WCA Passport Offers Prisoners a Second Chance

The Maine State Prison woodshop joins the Woodwork Career
Alliance as a MANufacturing member to accredit
prisoners’ woodworking skills.

Twenty-five convicted felons at the state maximum correctional center in Warren, ME, are participating in a pilot program with the Woodwork Career Alliance of North America. Each of the inmates was recently issued a WCA Passport to document his woodworking skills, setting him on a path for a fresh start upon his reentry into society.

The 25 new passport holders, each slated to be released within the next eight years, are among 140 inmates who work in the prison’s woodworking shop. There they learn about woodworking procedures and how to operate standard machinery including tables saws, planers, sanders and table top routers.

“All but about 30 of the inmates in our program are going to be released at some point,” said Ken Lindsey, industries manager, of Maine State Prison. “We want to train them so that they have good machinery skills. But we also want to work on their people skills to make sure they get along with others and are able to take direction from the staff. That’s a big part of the rehabilitation process.”

To get the program rolling, Greg Larson, director of the New England School of Architectural Woodwork and a member of the WCA Board of Directors, visited the prison to certify two inmates as WCA accredited skill evaluators. They in turn are responsible for testing individual inmates on specific woodworking and machinery skills. The individual is awarded a passport “stamp” for each test he passes. Through the combined accumulation of skill stamps and hours working in the woodshop, the passport holder can earn his WCA professional credentials that progress from Green to Diamond.

A Self-Supporting Enterprise
Lindsey and members of the woodshop staff are all former guards. Other Maine State Prison industry programs under Lindsey’s purview include upholstery, a machine shop, finishing and a plate shop which among other products makes license plates.

The woodshop is about the size of a football field. It contains more than 7,000 tools, a lot to keep track of in a prison environment, Lindsey noted. Among the newest machinery in the shop are five SawStop table saws and five SawStop contractor saws. “We really want to step it up and make things safer for the inmates and the staff,” Lindsey said.

Most of the products made in the woodshop are crafted from pine and ash lumber harvested, milled and dimensioned to final size by convicts at the Charleston Correction Facility, located about two hours north of Warren. The Warren inmates craft everything from novelties like ship models and jewelry boxes through larger furniture items such as bookcases and cupboards.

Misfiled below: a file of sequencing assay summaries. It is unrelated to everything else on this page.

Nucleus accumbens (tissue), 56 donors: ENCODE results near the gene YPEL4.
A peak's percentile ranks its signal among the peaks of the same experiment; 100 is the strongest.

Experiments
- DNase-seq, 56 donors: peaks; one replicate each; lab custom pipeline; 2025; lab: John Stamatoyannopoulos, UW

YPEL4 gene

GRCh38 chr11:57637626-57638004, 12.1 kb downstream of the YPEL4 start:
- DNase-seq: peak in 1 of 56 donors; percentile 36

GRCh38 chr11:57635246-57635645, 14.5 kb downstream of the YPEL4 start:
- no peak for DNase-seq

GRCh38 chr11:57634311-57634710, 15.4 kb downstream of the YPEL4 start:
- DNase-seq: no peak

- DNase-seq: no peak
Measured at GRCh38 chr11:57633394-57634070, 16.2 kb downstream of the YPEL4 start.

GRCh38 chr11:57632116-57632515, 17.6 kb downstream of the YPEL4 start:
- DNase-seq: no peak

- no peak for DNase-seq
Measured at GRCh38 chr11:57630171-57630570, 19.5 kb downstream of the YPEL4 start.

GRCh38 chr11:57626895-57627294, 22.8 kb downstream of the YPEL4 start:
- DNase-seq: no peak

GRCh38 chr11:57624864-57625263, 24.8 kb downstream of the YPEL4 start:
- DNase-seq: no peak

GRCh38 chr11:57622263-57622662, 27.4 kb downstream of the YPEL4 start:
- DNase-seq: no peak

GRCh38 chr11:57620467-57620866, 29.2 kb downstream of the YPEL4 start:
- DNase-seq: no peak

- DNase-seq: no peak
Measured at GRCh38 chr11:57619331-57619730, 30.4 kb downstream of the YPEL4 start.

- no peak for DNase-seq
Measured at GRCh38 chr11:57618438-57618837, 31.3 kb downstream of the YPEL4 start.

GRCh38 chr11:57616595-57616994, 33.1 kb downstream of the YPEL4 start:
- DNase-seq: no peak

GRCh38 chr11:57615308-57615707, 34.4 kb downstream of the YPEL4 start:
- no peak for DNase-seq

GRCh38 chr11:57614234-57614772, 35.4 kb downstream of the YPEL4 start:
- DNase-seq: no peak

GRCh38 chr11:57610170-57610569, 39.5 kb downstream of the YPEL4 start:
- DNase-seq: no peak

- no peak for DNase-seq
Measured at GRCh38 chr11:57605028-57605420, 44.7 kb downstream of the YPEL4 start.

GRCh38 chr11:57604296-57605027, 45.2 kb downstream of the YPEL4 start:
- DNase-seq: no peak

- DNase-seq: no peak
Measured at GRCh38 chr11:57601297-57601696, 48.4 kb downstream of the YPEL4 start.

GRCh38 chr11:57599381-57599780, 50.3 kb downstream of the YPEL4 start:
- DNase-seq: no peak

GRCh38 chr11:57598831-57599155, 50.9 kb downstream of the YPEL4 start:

Eighty percent of the products are stained and sealed. They are by and large sold through a retail showroom in Thomaston. The showroom is a popular tourist destination during the summer and does about $1.6 million in annual sales.

“We are primarily a self-supported program with the exception of a couple of staff salaries,” Lindsey said. “Everything we have in the shop – machines, materials, tools – and inmates’ pay comes out of what we sell at our store in Thomaston. There are very little tax dollars spent on this program.” Lindsey added that the shop’s annual sales could be far greater if not for interstate commerce laws that prohibit sale of the prison shop’s products across state lines.

WCA Passport Pride
“The 25 guys who were chosen are proud to be in the passport program because they know it can help them,” Lindsey said. “If you are an ex-inmate, the job market can be tough. That can be one strike against you. But if you have the passport, when you apply to a woodworking company they will judge you more on whether you can handle a piece of machinery or can start day one as a productive worker than on whether you served time.”

“It’s too bad we didn’t know about the WCA sooner,” Lindsey added. “We have guys who get released with 10, 15 or more years of working in the woodshop for six to seven hours a day, five days a week. They have spent a lot of time on a variety of machines.”

Because of their years of experience working in the woodshop, Lindsey said the initial 25 passport holders should be able to quickly accumulate skill stamps. “They’ll breeze through the accreditation process of the different machines they have operated,” he said.

Lindsey said he is excited to watch the budding passport program grow and branch out. “We wanted to start off a little small and work the bugs out,” Lindsey said. “We’re constantly bringing in new workers so we’ll have no problem adding more inmates to the program. I know our central office in Augusta is watching behind the scenes to see how well this works. If it takes off here they may move it to some of the smaller woodshops at our other state prisons.”

“A lot of guys in our program messed up one time. They realize what they did was wrong,” Lindsey said. “After they do their time and get out they’re older and more mature. They are ready to move on with their lives and support their families. Hopefully the passport will help them have a living wage and an opportunity to do something they enjoy.”


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